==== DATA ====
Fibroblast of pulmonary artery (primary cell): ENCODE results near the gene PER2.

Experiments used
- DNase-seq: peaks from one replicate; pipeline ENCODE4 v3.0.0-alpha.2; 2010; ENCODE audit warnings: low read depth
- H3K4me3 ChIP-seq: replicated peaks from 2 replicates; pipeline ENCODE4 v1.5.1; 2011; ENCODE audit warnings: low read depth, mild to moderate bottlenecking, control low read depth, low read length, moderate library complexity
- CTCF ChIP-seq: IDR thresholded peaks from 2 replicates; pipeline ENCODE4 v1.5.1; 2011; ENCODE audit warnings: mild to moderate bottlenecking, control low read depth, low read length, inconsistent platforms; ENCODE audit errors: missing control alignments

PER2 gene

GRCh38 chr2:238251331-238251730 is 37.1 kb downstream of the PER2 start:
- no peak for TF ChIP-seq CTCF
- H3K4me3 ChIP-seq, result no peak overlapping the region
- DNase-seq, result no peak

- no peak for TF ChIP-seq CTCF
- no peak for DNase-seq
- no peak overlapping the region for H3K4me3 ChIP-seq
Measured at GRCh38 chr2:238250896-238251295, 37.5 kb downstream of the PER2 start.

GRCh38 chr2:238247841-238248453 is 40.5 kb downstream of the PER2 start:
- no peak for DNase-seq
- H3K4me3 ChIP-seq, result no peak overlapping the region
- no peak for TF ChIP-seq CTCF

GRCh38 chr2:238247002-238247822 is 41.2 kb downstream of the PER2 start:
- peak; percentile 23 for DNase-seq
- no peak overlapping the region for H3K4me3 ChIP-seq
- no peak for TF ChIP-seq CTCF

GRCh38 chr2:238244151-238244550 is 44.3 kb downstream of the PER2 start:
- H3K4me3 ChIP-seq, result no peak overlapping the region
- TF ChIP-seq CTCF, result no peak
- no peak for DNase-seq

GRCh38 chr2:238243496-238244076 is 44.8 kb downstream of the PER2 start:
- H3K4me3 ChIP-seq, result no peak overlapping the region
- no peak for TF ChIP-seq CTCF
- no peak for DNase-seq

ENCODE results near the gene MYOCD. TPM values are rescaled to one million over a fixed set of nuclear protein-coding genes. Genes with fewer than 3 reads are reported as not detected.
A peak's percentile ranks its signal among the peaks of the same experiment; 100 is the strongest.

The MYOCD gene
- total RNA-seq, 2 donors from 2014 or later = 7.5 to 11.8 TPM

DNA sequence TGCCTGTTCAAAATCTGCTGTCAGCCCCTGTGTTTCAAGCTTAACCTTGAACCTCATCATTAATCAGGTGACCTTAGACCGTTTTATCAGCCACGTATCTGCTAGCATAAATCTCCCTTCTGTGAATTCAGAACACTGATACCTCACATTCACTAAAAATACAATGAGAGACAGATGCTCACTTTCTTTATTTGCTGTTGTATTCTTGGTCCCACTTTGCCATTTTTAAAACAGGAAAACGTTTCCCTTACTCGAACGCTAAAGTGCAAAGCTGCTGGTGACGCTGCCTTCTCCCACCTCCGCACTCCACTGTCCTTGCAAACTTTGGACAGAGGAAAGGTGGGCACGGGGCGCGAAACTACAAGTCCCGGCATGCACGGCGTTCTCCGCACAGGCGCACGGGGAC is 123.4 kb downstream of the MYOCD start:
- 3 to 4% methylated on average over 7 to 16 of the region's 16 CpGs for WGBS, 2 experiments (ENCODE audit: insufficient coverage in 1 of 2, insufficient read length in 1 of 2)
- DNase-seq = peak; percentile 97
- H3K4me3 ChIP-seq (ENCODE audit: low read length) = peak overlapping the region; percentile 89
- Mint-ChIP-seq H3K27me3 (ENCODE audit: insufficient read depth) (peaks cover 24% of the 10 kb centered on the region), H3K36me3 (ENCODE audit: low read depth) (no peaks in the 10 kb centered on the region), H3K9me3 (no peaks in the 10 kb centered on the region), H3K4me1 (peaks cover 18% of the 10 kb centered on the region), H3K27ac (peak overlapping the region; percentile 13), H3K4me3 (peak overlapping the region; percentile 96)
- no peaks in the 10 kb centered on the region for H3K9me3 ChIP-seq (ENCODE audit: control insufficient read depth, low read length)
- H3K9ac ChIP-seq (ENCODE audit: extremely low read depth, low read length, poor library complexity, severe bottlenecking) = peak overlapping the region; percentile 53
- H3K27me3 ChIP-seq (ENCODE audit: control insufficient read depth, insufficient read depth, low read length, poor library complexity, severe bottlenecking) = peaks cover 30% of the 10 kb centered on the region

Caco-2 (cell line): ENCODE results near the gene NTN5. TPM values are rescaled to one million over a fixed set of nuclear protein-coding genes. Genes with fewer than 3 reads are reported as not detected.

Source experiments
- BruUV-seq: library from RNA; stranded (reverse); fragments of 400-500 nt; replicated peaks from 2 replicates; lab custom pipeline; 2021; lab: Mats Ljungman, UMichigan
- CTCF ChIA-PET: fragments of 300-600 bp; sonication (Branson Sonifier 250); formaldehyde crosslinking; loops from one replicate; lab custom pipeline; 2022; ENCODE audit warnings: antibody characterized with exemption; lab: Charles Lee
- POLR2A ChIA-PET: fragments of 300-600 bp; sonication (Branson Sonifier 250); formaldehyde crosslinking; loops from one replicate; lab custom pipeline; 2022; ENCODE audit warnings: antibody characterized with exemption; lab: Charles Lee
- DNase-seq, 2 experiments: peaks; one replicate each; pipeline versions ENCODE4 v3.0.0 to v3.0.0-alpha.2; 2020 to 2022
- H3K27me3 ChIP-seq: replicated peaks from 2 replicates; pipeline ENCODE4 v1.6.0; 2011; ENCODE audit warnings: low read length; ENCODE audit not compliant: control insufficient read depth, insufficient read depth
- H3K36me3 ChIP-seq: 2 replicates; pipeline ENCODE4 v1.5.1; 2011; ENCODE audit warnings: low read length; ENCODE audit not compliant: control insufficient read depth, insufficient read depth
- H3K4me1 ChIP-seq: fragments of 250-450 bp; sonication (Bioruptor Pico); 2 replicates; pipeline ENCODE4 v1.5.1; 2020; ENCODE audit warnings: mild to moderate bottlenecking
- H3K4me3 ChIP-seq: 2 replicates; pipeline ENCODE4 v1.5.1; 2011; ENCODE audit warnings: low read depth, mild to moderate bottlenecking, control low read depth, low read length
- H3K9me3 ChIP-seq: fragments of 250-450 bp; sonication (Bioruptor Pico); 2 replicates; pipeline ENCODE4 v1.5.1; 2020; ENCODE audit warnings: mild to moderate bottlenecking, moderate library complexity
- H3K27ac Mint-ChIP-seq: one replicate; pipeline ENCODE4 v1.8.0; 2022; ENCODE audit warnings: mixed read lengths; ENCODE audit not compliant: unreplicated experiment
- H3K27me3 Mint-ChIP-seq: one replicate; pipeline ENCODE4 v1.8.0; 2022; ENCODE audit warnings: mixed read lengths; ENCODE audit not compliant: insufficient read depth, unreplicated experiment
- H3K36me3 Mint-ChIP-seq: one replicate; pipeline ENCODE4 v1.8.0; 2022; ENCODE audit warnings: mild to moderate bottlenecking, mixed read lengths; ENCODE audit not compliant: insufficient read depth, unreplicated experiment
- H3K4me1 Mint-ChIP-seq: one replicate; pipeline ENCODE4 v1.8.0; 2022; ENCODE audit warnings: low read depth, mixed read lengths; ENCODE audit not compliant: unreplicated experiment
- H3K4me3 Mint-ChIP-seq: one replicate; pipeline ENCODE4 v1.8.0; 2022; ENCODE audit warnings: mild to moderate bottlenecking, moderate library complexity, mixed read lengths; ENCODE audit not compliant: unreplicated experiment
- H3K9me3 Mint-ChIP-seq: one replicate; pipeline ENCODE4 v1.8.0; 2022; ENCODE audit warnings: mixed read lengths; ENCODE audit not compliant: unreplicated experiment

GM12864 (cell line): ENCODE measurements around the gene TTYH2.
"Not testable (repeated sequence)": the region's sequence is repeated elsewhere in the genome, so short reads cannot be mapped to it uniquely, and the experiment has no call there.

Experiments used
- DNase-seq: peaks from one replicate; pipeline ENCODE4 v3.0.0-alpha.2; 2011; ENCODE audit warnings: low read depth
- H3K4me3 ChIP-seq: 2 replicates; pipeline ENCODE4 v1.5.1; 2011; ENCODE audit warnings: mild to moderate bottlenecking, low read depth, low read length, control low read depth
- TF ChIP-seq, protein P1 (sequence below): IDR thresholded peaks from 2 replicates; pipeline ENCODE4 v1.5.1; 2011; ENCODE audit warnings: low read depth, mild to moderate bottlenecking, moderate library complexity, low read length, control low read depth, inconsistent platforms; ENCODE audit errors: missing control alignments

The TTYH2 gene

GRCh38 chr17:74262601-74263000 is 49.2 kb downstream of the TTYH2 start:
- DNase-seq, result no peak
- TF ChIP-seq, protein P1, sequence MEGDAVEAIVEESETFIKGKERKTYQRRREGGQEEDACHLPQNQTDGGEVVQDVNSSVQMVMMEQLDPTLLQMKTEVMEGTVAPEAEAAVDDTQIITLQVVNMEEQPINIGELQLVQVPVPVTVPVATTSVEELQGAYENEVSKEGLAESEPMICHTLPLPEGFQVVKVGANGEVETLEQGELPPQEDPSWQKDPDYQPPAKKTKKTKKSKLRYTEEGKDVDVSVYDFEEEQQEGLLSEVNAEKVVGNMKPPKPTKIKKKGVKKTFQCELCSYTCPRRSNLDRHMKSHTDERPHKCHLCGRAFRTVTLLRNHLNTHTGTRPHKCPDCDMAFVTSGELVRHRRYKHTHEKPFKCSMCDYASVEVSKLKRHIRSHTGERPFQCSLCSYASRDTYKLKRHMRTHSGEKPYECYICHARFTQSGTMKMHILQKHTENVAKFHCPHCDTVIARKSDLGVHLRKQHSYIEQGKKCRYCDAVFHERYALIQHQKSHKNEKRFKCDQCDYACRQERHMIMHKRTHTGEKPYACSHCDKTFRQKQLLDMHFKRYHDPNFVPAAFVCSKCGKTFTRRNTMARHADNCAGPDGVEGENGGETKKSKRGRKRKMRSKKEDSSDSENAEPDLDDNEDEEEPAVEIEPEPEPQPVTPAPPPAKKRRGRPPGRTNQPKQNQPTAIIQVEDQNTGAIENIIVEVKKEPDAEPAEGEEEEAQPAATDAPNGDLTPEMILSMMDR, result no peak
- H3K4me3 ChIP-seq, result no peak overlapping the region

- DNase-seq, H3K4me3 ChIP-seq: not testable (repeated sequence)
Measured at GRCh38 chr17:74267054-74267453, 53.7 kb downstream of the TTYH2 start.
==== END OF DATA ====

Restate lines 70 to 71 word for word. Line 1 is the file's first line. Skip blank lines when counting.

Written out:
- H3K4me3 ChIP-seq, result no peak overlapping the region

- DNase-seq, H3K4me3 ChIP-seq: not testable (repeated sequence)